Editorial: ERVs Get The Yellow Flag
September 01, 2010
A version of this article appears in the September/October 2010 issue of Home Energy Magazine.
As we make homes tighter, we need to provide ventilation, which costs energy. One way to reduce the energy impact of that ventilation is to use an air-to-air heat recovery system. A heat recovery ventilator (HRV) recovers sensible heat by exchanging heat between incoming and outgoing airstreams. An energy recovery ventilator (ERV) is similar to an HRV but also allows moisture to be exchanged.
ERVs make a lot of sense both in hot-humid climates and in cold climates. In the former they reduce the dehumidification load by keeping excess moisture out; in the latter they reduce the humidification load by keeping moisture in. Nevertheless, there are reasons why one may wish to be cautious in using ERVs.
ERVs do not make a lot of sense when you want to exhaust excess indoor moisture and replace it with drier outdoor air. Many codes (and ASHRAE Standard 62.2) require kitchen and/or bath exhaust to allow the removal of excess moisture. Running these exhausts through an ERV would recover this moisture and dump it back in house. Rarely is this what one wants to do. Yet there is a growing segment of building professionals who are using ERVs in exactly this way. It is not clear whether this use of an ERV meets the requirement of exhaust, but it does seem clear that it could cause moisture problems.
An even more disconcerting issue is the fact that some ERVs can “recover” formaldehyde in the same way that they recover water. Recent research has confirmed what many of us suspected—that there are hazardous concentrations of formaldehyde in many homes. While the ultimate solution may be source control, dilution ventilation is a key method of reducing indoor concentration. Having ERVs that recover formaldehyde represents a serious risk.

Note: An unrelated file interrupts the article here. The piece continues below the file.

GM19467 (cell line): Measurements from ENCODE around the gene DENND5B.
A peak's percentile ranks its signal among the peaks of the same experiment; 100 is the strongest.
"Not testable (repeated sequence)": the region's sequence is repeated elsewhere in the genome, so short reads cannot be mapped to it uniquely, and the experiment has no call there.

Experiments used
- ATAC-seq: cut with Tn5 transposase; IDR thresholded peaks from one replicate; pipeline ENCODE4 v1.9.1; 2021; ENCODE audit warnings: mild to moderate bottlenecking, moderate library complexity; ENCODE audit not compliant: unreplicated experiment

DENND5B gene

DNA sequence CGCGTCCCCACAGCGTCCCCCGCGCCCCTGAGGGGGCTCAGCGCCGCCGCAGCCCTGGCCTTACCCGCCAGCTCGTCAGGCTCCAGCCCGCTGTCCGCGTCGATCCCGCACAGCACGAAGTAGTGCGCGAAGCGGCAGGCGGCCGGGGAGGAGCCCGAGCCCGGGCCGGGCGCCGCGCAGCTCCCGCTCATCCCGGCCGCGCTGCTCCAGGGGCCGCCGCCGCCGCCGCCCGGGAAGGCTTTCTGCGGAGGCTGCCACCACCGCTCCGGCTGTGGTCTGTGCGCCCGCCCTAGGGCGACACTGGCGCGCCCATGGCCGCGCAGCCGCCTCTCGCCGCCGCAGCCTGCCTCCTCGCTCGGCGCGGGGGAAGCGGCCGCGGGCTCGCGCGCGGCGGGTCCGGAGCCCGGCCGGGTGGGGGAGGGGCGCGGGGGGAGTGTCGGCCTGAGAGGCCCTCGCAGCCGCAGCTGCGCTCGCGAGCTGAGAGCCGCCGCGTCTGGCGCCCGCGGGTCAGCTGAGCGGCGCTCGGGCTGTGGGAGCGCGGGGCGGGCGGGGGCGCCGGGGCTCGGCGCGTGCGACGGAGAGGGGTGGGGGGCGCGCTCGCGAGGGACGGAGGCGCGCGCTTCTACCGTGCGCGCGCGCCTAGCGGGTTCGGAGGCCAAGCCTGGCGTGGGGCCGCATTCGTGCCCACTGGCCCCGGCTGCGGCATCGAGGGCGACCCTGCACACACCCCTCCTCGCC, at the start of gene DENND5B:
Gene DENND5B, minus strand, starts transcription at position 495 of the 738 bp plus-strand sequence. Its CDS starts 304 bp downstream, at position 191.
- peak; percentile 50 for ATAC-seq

Because water and formaldehyde are reasonably similar chemically, it is not surprising that the mechanisms that would recover water could recover formaldehyde. Research has shown that specific materials (for example, certain desiccants and plastics) can do a good job of this. That is not to say, however, that all ERVs do, in fact, recover formaldehyde. Clever designs of materials, layers, coatings, membranes, and so forth could in theory make ERVs highly selective. There is, unfortunately, almost no data available on the performance of ERVs currently on the market with respect to formaldehyde (or other contaminants). Such test data is needed on the various ERVs in the marketplace. Unless one knows that formaldehyde is not a contaminant of concern, one should probably be cautious in using ERVs.
The yellow flag is out on energy recovery ventilators.
Max Sherman is a senior scientist in the Environmental Energy Technologies Division at Lawrence Berkeley National Laboratory and a frequent contributor to Home Energy.
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